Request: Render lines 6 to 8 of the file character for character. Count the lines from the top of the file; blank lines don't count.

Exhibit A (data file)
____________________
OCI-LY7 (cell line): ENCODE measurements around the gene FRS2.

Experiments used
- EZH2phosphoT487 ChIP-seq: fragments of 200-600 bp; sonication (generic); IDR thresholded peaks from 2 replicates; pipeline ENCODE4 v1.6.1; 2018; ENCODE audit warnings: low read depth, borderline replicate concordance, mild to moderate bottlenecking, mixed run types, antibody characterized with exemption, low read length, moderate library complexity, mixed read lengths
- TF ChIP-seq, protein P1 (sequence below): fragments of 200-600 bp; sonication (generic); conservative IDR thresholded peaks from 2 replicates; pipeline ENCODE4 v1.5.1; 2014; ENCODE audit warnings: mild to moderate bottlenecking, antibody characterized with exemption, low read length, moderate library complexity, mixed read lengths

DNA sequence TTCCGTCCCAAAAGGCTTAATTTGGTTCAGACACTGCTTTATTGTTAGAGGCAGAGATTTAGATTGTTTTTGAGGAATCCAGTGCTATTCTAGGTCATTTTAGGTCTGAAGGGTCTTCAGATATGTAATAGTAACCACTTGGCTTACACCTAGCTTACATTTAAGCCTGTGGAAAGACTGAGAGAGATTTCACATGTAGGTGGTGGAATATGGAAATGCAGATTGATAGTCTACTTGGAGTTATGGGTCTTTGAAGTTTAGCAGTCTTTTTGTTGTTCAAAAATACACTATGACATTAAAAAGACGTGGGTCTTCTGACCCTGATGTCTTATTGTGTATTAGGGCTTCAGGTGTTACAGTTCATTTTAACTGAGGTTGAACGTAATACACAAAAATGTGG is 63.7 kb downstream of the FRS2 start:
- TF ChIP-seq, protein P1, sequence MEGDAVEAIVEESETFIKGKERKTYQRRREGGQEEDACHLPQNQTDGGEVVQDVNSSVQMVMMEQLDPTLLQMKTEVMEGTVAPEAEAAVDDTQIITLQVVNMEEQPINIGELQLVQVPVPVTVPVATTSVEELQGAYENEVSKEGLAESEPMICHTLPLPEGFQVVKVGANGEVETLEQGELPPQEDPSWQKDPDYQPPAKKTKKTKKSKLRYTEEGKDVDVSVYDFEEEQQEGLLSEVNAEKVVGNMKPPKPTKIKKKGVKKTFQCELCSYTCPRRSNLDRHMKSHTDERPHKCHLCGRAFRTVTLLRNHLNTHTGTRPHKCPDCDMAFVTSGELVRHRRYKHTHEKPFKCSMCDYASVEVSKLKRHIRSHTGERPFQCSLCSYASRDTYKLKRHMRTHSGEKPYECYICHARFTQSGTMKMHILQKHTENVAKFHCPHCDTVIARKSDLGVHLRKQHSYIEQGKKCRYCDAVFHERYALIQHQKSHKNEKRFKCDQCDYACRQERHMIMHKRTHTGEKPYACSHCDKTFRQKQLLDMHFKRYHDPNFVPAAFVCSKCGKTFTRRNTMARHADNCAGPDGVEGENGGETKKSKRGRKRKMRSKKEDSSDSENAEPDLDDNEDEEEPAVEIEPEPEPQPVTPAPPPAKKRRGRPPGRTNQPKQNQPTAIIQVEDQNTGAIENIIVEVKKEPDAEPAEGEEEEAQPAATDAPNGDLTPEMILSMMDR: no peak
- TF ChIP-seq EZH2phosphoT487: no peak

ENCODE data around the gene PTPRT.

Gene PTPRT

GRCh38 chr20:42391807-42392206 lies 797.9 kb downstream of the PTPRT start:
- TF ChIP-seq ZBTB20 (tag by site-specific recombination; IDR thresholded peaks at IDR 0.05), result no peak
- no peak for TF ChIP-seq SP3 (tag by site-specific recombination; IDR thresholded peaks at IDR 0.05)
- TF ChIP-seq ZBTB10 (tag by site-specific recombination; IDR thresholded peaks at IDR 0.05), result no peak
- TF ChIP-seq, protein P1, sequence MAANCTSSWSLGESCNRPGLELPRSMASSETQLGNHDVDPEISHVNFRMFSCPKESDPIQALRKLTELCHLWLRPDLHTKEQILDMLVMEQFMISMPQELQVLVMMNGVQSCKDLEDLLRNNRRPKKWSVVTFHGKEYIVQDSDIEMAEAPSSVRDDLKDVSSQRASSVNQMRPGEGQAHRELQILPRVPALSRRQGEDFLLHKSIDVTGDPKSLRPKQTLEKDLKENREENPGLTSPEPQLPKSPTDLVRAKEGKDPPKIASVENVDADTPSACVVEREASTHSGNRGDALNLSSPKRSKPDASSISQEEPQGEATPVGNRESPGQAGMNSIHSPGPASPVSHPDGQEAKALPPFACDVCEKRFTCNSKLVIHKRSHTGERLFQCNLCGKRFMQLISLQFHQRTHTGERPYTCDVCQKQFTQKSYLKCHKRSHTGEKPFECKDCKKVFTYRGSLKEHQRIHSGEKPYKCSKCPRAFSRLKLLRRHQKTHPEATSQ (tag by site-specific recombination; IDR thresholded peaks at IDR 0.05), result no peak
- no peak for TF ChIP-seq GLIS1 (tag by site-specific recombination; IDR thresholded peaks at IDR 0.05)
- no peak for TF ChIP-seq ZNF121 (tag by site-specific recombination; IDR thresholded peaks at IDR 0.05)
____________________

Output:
- TF ChIP-seq, protein P1, sequence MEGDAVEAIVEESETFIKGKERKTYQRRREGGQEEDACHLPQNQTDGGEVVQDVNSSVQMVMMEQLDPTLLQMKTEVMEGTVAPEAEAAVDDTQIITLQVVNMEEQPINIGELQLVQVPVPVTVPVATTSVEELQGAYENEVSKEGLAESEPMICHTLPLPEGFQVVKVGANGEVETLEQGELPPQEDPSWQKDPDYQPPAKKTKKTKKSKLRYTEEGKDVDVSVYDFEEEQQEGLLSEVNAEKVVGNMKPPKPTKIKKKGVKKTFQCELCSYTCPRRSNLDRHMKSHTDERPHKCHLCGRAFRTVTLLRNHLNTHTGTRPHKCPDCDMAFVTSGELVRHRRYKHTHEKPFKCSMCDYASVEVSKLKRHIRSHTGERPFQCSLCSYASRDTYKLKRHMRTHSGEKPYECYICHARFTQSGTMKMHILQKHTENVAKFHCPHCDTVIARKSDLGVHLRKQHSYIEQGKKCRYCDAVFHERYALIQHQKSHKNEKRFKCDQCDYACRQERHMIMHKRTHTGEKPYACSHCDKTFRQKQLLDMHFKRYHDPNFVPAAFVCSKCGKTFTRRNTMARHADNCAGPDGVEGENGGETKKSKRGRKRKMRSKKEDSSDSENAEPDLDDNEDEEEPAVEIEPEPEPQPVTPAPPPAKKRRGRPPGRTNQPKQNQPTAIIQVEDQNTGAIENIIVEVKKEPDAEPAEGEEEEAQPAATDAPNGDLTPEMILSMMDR: no peak
- TF ChIP-seq EZH2phosphoT487: no peak

ENCODE data around the gene PTPRT.